Reading Disabilities in the Classroom, Part 3 of 4: A Real Life Example

 

When I met Daniel, he had an obvious dislike for doctors and testing of any kind. He is in Grade 2, and falling behind rather quickly. This has been going on since he began learning to read last year. Daniel’s teachers noticed that he had trouble sitting still and paying attention in class, so predictably, following an assessment by a pediatrician, he was started on Concerta (ADD/ADHD medication). That’s what it is these days: We discourage ‘drug’ use, but push ‘medications’. It’s a very troubling mixed message to be sure.

Even though Daniel had been assessed by an optometrist and different medical doctors, no one had noticed a very serious problem with his visual function. Daniel can read very small letters on a chart, and, like in so many other cases, this is often taken as sufficient evidence that the eyes are not a problem. Indeed, Daniel’s eye health is excellent, and, with glasses, he can see very well. He is very highly farsighted, which is frequently an undiagnosed problem, but this had been well-managed since he was very young and so he has avoided many additional problems as a consequence.

Daniel’s reading problem, then, is not an ‘eyesight’ or eye health issue. It is, rather, an ‘eye teaming’ issue – this is to say Daniel’s eyes cannot work well together. Specifically, Daniel suffers with rather severe ‘convergence insufficiency’ – he cannot draw his eyes together to look at a near target. This is a simple thing to demonstrate: Get a partner, stand up in front of him and hold a pencil 40 cm in front of his nose. Tell him to look off into the distance – the eyes will spread apart and look as though they are parallel to one another). Then, have him look at the pencil – the eyes will draw together to see the pencil; if this doesn’t happen, send your partner to see me. This is the normal behavior, but Daniel simply cannot do this. Of course, reading requires not only that we bring our eyes inwards (cross them), but this action should also be effortless. Even if a child can ‘cross’ his eyes, if this is with too much effort, it can cause disturbances to reading fluency.

When Daniel’s eyes try to come together, it is so hard to do that one eye simply ‘gives up’ and wanders outwards. In the end, while trying to read, Daniel will alternate between his left and right eyes – going to school and learning to read is somewhat akin to climbing 100 flights of stairs, not by walking, but by hopping using one foot at times, and the other at other times. This becomes excessively tiresome and downright frustrating, especially given his classmates seem to have no trouble at all. As a consequence, Daniel finds reading tasks onerous, and he is smart enough to realize there are differences between him and his classmates. Given that our modern way of teaching relies almost exclusively on reading, Daniel is falling behind. Because reading is a chore, he finds paying attention quite difficult and this translates to distractibility and disruptions in class. When asked to sit and pay attention, Daniel most often obliges at first, but then falls back into the cycle of frustrated reading and distraction.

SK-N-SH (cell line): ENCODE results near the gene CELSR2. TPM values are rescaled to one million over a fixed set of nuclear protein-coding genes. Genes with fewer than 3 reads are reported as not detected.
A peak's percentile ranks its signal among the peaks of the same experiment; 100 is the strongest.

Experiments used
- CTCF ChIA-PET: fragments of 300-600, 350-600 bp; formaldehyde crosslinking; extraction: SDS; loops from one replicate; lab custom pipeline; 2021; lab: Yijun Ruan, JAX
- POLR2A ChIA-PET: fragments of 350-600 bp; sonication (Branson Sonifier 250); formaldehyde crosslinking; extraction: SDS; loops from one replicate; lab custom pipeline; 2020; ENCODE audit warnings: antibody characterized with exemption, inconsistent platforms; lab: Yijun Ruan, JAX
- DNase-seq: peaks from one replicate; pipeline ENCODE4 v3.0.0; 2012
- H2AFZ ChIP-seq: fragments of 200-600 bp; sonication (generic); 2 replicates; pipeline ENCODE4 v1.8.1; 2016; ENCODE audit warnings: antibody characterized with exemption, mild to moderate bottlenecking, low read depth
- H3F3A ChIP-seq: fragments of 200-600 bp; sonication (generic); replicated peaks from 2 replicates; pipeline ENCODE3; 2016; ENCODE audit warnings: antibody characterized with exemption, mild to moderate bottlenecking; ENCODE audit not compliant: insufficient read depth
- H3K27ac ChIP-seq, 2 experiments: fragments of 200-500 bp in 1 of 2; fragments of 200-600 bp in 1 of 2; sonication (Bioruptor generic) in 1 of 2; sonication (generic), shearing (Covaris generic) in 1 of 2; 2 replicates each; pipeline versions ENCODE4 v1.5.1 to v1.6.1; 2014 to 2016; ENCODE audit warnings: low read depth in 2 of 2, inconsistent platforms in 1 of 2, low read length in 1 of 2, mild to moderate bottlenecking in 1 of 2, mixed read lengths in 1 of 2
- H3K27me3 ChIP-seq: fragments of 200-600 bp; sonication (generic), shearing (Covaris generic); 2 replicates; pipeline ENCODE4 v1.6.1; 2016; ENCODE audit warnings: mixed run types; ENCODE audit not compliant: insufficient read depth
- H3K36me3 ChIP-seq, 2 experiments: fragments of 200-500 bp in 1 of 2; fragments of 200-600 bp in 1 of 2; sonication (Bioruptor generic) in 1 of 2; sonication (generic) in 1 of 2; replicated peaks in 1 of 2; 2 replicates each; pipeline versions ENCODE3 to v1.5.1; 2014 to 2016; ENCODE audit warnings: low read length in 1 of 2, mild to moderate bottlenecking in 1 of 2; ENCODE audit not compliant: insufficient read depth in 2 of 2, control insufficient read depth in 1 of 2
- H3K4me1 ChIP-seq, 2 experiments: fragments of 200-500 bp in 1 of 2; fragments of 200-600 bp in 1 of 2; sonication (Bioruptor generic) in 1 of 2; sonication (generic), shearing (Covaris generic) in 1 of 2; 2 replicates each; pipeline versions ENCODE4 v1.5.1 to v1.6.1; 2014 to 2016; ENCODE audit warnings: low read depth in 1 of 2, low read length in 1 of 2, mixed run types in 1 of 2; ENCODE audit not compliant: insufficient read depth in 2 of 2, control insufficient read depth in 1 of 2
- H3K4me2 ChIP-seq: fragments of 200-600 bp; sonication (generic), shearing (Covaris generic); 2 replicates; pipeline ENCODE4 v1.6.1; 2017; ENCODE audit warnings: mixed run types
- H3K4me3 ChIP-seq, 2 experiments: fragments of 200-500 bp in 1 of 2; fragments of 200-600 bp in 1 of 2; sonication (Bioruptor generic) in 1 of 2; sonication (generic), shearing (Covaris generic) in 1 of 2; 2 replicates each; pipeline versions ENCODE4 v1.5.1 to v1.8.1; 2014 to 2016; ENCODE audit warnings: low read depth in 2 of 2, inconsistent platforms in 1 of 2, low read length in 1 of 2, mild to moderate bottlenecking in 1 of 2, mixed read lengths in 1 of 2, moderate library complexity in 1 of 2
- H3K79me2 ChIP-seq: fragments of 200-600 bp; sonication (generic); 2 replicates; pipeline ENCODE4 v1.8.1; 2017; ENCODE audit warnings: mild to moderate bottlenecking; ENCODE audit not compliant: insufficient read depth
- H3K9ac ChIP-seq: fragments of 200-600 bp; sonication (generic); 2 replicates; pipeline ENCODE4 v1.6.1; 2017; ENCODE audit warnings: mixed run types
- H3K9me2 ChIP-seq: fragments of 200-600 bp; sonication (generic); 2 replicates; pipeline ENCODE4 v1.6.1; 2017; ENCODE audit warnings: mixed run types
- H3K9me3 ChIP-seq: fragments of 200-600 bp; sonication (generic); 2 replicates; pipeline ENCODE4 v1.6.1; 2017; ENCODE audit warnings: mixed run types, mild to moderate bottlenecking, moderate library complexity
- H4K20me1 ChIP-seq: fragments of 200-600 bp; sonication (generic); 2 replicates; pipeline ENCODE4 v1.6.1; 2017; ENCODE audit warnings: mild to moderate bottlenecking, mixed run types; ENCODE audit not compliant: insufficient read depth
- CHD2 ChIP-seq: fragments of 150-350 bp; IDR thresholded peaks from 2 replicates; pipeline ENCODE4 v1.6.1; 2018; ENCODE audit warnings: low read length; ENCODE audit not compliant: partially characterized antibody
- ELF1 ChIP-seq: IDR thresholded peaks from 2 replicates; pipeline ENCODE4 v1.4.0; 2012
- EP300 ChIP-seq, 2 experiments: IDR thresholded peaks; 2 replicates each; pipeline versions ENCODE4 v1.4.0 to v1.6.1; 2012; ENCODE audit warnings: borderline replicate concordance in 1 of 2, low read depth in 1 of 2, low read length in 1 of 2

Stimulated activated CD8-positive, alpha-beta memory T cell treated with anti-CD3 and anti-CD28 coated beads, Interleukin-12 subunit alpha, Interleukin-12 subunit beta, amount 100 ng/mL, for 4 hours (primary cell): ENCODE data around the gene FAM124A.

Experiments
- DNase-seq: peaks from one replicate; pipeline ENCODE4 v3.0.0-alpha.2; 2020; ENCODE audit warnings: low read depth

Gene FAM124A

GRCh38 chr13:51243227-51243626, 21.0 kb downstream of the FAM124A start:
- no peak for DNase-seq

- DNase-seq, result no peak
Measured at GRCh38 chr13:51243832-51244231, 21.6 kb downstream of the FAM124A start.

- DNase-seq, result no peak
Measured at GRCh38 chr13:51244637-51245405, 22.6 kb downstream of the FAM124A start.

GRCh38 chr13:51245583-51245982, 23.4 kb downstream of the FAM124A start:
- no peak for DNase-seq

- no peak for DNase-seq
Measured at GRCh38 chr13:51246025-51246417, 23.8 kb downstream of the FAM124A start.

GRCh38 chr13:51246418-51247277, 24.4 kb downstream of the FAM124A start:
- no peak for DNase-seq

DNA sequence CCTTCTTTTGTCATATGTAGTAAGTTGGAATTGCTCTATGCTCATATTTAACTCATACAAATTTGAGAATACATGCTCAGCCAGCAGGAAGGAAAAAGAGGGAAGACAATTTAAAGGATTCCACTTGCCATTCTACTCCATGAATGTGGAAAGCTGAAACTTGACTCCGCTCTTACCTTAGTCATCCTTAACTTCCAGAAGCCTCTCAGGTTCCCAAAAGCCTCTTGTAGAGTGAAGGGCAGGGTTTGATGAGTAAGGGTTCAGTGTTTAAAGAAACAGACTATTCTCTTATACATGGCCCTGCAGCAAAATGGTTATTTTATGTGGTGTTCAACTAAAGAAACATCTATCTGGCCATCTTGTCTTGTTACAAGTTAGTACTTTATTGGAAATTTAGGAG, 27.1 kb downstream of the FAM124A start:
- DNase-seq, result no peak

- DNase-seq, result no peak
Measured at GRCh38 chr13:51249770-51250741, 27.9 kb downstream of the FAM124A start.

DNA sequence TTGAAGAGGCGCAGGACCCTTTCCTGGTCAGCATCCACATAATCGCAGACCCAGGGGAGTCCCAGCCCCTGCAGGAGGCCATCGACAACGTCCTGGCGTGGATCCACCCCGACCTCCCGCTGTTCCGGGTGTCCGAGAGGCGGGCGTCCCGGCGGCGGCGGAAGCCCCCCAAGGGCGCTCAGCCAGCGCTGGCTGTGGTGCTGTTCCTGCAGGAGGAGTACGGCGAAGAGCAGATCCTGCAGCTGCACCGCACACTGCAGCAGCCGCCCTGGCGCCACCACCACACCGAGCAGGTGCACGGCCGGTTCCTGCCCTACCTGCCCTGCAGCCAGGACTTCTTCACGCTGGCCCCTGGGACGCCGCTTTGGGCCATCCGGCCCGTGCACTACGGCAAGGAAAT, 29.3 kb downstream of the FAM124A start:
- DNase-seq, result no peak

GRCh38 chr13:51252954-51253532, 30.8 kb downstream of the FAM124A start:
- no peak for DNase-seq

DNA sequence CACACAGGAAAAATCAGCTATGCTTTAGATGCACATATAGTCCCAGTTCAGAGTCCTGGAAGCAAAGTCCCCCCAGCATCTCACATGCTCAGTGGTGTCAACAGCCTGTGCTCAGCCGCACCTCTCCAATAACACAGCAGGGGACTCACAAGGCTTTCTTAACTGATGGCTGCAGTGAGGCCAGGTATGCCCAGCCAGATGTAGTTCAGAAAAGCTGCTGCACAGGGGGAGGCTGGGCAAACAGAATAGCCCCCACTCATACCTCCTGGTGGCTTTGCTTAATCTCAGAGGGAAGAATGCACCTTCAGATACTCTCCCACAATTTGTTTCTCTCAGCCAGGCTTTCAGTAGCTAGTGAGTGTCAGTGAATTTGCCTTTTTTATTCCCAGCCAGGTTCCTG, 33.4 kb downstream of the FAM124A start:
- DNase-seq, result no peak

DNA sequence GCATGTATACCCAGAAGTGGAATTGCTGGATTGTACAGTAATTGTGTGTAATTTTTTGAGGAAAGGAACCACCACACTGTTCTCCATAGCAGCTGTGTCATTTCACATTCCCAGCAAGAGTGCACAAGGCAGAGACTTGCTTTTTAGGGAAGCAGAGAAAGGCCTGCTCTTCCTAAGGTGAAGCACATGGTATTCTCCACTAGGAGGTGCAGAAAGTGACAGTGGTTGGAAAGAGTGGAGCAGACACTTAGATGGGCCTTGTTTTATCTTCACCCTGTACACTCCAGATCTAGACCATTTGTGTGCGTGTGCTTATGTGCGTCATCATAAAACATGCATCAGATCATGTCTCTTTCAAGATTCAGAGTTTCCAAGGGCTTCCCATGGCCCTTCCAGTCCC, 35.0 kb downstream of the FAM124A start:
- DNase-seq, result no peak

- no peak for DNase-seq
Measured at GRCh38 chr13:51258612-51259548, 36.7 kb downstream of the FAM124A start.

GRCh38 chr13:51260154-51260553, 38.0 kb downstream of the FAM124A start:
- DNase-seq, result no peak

All of Daniel’s symptoms can be easily explained by assessment of his visual function. In fact, with very little coaxing, Daniel can easily sit still and pay attention to a given task – so long as it’s not reading-based. There are many problems with prescribing medications for what is a behavioral problem, and these relate to health and the fact that they don’t necessarily ‘fix’ the problem. Research and experience shows that Daniel’s visual condition can be treated very effectively and that doing so smooths the road the reading.  Not only that, it’s easy to pick up on his condition early, even before a child starts formal reading.

Within 5 months, or so, of the start of Daniel’s visual rehabilitation therapy, which his parents will learn to do at home, he will be well on his way to catching up from what he’s missed. With any luck, he will also be reassessed for ADD/ADHD and his physician will find that in fact the diagnosis is no longer valid, and Daniel no longer needs drugs, that is, medication, to survive in school.

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